Proposal from the Dutch chemical industry to do more than legally required

Proposal from the chemical industry to do more than legally required

The VNCI (Association of the Dutch Chemical Industry) initiated a proposal to improve the occupational hygiene policy in the Netherlands with respect to carcinogen exposure. Their initiative challenges companies to come up with an approach to reduce exposure to an ideal target value, a vale that is lower than the legally required threshold. As such, it advocates health-based approach to carcinogen exposure in the workplace instead of a legal-based approach. Inspiring of this initiative is that the push to limit exposure, even more, has its origins in the chemical sector itself.

Setting and problem description

The current Dutch policy with respect to carcinogens is as follows:

  1. The Dutch Expert Committee on Occupational Safety determines two annual risk values:
    • Maximum value: Exposure above this value is very risky.
    • Ideal target value: Exposure below this value is harmless.
  2. The minister determines a threshold value between the maximal and the ideal target value based on the advice of several expert institutions about the feasibility. This threshold value is equal to or lower than the European limit value

The Dutch Labour Inspectorate checks whether the exposure at companies is below the legally determined threshold value. A side-effect of this approach, however, is that companies are not challenged to reduce exposure even further if the legal threshold value is not exceeded. This makes it highly unlikely that exposure will ever be below the ideal target value.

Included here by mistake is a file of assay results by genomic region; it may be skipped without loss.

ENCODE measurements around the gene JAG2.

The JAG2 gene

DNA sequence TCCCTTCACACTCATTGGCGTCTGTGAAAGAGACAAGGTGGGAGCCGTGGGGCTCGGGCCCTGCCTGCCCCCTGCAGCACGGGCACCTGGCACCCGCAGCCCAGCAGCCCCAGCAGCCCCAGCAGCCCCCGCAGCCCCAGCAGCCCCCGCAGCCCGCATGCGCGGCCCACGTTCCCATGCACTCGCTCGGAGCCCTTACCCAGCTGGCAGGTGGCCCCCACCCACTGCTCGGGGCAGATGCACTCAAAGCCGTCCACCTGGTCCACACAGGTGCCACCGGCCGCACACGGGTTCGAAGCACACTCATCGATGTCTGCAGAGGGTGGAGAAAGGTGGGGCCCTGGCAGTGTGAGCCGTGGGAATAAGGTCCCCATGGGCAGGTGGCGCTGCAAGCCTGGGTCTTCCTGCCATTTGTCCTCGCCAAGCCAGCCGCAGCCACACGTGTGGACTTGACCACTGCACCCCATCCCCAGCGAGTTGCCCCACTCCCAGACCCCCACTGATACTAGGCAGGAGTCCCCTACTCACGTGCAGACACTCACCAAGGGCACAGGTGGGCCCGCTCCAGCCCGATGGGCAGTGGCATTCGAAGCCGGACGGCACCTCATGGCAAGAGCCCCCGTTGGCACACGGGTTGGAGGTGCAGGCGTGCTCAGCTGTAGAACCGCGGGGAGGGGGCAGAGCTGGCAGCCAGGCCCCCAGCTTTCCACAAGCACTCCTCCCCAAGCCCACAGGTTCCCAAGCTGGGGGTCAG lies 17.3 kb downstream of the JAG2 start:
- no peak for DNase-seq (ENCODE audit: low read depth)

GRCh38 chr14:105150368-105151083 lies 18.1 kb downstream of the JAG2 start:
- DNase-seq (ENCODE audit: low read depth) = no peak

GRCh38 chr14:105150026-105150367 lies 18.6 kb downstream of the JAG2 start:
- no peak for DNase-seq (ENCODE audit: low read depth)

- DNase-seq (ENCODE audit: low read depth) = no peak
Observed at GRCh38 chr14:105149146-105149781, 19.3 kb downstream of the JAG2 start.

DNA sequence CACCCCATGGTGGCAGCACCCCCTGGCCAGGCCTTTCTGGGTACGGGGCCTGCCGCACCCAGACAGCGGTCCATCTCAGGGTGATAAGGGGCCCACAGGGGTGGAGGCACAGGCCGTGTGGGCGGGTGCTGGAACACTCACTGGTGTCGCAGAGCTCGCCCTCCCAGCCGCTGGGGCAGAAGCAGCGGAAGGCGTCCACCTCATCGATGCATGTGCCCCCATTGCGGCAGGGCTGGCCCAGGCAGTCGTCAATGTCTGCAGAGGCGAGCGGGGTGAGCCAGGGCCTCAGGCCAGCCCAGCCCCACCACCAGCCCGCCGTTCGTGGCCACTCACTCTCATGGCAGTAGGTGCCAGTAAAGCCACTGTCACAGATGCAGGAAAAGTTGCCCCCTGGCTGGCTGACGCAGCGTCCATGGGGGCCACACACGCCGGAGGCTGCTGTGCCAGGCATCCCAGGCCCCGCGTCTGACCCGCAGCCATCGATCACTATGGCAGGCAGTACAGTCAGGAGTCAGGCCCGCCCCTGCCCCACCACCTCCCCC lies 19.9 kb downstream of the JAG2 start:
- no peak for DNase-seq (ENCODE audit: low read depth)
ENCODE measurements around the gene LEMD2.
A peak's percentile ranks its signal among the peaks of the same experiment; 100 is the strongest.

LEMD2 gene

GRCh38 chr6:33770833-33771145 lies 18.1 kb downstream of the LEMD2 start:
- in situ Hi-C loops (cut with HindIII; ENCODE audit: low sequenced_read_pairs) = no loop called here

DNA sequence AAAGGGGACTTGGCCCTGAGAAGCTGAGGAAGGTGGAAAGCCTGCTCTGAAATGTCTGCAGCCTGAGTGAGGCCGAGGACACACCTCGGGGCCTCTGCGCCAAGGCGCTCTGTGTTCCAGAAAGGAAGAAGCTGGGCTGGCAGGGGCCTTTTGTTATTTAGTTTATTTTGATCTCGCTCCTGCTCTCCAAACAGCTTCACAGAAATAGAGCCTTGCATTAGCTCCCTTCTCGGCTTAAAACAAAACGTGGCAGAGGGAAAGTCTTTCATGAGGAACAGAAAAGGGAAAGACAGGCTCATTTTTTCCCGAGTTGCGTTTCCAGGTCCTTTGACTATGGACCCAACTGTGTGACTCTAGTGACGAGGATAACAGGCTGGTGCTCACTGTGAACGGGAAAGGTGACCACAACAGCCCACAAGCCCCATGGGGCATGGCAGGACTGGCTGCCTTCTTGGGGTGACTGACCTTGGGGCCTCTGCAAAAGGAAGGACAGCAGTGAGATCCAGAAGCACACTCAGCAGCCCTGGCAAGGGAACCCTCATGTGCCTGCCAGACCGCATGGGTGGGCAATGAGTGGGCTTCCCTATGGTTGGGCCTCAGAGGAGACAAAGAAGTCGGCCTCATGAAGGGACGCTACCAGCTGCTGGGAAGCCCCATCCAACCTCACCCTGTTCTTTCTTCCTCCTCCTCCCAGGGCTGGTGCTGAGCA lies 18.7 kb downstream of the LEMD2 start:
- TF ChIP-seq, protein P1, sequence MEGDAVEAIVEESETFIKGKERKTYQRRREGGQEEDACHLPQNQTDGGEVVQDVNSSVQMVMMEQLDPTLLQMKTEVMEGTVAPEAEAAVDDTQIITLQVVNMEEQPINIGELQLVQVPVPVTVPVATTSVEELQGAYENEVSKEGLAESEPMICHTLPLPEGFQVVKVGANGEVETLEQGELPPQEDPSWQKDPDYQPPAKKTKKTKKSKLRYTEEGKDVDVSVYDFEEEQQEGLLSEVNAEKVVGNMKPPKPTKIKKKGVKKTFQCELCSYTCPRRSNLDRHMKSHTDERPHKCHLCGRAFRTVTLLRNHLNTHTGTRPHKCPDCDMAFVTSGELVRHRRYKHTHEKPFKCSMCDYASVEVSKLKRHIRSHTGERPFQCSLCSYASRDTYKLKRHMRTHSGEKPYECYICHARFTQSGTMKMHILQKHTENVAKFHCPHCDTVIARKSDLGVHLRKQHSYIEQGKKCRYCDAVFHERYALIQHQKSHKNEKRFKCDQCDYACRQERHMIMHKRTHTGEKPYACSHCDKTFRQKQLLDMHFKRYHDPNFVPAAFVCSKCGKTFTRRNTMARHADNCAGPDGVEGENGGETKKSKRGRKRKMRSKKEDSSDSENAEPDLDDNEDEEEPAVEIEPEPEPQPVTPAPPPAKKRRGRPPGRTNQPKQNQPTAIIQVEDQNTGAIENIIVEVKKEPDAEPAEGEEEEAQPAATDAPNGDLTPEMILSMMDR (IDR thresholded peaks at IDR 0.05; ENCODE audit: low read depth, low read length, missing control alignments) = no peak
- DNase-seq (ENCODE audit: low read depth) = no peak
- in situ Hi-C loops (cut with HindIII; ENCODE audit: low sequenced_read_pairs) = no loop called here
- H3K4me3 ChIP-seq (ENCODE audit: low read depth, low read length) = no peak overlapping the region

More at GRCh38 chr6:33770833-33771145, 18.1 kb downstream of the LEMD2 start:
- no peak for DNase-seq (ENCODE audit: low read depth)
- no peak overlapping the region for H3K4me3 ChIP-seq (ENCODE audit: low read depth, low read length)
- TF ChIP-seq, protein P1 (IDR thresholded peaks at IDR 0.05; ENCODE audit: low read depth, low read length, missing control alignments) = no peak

The VNCI proposes to oblige companies to make a plan of action on how to reduce exposure not to the legally determined threshold value but to below the ideal threshold value. Thus, the VNCI-proposal goes further than current policies and aims to minimise health risks due to carcinogen exposure.


It is inspiring that the chemical sector itself comes up with a proposal that will oblige companies to do more about carcinogen exposure than they are currently expected to do. Currently, the VNCI is discussing this proposal with the Dutch Association for Occupational Hygiene (NVva), the Social and Economic Council of the Netherlands (SER), the Ministry of Social Affairs and Employment (SZW) and the European Chemical Council (CEFIC). If they receive support for their initiative, the International Occupational Hygiene Association (IOHA) and the European Commission will be approached.

Lessons learned

  • Companies and sectors can do more than what is legally required of them!

Further information

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Dirk van Well
The Netherlands